Small Florida RIA fights for its name as litigious $10 billion Chicago fund-picker Ariel Investments sues for brand infringement
The founder of $225 million Ariel Capital says he named the firm after his daughter but a Google search already has him wrong-footed with the judge
Mr. Bray, welcome to Chicago style in-fighting with Obama sycophants. You want a federal Judge from the Northern District of Illinois to do ANYTHING other than going along with Mr. Obama (and his friends), forget it. I’m wondering why this hack hasn’t sued Disney for naming an underwater mermaid Ariel. Can’t we all see the similarities? I mean, if I am trying to find an Ariel doll for my daughter, of course I would be confused by the striking similarities of the Disney princess and the largest “Minority Owned Investment Firm”. Better get cracking, Mr. Rogers, or a whole generation of Disney watchers will probably not invest with you. And your Constitutional Law Instructor friend will have to help you with another suit.
Come on guys, you really think that if you name a RIA firm with the same lead name as a major mutual fund company (and its affiliated RIA) that you are going to be able to do that. I seriously doubt that naming a RIA “Vanguard Capital Advisers” would work. Rule one in naming a firm is to search the trademark data base for the name. Had Mr. Bray done so, he would have found there are already several companies who have variants of his LLC’s name, and as an attorney I would guess he would have gladly defended any of them against another firm in the same business using the copyrighted name or something quite close to it.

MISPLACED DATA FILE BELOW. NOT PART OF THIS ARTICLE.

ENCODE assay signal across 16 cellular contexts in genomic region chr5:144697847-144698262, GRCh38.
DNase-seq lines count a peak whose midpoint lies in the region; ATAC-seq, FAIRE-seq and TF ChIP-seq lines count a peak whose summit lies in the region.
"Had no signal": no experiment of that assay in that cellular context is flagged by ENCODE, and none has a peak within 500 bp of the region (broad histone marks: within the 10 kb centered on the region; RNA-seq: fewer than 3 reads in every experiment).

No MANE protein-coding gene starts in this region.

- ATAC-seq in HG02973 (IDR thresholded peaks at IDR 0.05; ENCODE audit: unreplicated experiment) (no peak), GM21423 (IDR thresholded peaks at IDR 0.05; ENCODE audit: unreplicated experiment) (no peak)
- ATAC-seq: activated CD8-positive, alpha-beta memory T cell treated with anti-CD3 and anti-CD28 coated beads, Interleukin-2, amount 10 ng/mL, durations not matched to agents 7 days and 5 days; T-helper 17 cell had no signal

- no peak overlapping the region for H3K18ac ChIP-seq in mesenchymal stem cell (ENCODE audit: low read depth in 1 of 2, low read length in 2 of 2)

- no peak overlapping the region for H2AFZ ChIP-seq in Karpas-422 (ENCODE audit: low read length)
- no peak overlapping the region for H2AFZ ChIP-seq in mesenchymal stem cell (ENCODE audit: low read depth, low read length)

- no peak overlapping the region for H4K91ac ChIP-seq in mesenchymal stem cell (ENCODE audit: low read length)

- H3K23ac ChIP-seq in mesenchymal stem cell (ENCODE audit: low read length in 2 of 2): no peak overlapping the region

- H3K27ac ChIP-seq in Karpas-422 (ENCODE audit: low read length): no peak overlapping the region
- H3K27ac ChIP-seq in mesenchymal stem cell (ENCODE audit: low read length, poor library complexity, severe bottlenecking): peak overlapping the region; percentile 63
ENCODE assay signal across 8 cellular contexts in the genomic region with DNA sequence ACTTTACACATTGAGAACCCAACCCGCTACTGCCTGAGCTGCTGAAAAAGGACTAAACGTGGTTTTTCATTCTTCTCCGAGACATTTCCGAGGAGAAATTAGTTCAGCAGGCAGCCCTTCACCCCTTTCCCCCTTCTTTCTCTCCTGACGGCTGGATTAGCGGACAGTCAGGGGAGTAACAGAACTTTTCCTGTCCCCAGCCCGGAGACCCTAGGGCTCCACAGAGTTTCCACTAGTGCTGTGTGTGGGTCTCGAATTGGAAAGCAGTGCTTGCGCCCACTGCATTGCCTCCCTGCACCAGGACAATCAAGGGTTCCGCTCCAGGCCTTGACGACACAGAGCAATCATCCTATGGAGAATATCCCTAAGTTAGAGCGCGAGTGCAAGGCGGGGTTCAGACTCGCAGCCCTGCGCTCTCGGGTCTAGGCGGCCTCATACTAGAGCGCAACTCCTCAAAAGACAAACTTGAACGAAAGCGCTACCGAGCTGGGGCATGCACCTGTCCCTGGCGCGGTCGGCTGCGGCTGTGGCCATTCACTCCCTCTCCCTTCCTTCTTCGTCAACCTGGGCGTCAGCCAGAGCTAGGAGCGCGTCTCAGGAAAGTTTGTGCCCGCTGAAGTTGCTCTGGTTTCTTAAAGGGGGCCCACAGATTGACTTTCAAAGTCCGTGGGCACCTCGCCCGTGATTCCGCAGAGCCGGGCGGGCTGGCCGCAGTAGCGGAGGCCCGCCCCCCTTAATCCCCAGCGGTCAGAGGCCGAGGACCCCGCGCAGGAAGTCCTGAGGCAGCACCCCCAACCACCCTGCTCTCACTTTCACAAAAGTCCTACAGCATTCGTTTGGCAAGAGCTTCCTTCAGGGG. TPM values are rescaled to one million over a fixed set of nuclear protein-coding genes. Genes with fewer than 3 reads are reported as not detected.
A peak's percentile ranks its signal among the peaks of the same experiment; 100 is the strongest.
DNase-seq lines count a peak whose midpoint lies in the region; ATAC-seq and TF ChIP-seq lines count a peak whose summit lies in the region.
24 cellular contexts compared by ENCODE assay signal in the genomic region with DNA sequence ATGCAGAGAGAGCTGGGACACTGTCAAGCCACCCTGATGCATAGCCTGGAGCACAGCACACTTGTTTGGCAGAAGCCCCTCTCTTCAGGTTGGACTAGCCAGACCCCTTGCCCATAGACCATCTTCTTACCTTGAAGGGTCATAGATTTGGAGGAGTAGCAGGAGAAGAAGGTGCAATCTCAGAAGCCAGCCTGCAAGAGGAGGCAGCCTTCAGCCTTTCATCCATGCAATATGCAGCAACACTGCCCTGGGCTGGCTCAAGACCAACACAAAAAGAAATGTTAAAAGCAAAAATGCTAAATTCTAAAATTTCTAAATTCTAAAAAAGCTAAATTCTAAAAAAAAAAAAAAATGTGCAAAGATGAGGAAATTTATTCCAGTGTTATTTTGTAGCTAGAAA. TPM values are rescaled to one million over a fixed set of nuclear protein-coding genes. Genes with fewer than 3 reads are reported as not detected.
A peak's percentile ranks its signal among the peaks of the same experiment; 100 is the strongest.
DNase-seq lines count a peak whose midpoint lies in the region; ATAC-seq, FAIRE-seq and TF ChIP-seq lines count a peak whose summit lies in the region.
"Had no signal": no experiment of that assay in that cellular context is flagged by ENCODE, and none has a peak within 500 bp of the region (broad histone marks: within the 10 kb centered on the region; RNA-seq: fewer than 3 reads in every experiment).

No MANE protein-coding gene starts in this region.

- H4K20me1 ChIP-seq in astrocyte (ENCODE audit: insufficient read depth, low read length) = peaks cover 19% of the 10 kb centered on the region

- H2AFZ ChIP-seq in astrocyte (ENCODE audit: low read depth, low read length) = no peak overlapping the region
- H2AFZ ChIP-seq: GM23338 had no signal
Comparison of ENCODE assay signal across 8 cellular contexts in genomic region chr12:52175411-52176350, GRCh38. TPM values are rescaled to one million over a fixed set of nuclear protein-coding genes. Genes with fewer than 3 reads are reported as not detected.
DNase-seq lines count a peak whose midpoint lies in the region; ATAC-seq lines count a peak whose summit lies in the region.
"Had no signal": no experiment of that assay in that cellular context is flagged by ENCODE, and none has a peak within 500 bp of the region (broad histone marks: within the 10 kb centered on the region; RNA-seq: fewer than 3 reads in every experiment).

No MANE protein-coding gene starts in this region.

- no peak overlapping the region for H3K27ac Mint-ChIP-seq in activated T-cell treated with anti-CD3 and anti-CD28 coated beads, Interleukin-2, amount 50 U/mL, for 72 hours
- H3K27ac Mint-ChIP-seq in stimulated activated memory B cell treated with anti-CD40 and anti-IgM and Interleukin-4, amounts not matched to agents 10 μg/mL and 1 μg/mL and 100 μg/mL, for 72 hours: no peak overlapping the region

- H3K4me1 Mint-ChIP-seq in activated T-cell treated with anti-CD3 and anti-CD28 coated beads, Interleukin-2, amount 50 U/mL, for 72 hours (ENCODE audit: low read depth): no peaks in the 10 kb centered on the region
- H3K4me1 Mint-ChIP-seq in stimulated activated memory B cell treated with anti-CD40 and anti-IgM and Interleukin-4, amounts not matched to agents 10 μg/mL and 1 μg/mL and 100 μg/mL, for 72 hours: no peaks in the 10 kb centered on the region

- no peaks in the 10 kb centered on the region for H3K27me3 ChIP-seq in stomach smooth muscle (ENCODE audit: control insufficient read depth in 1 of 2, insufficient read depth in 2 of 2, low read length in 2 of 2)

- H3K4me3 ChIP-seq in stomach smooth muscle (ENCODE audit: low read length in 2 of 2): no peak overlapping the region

Had he stayed local and not used the name on an interstate basis he would likely have had a basis, but given that Ariel has several copyright registrations, he is on very shaky ground. There is a simple fact here. “Ariel” as a lead name for a firm providing investment advice and management has been taken since 1983 and has the copyright registrations to prove it. More, they have already successfully defended the name as non-generic, so they have case law backing them up. In the settlement you mention in the article, note that the turtle disappeared as part of the settlement. The smart thing to do would be to simply recognize that that name was already in use and agree to change to another, hopefully original, name.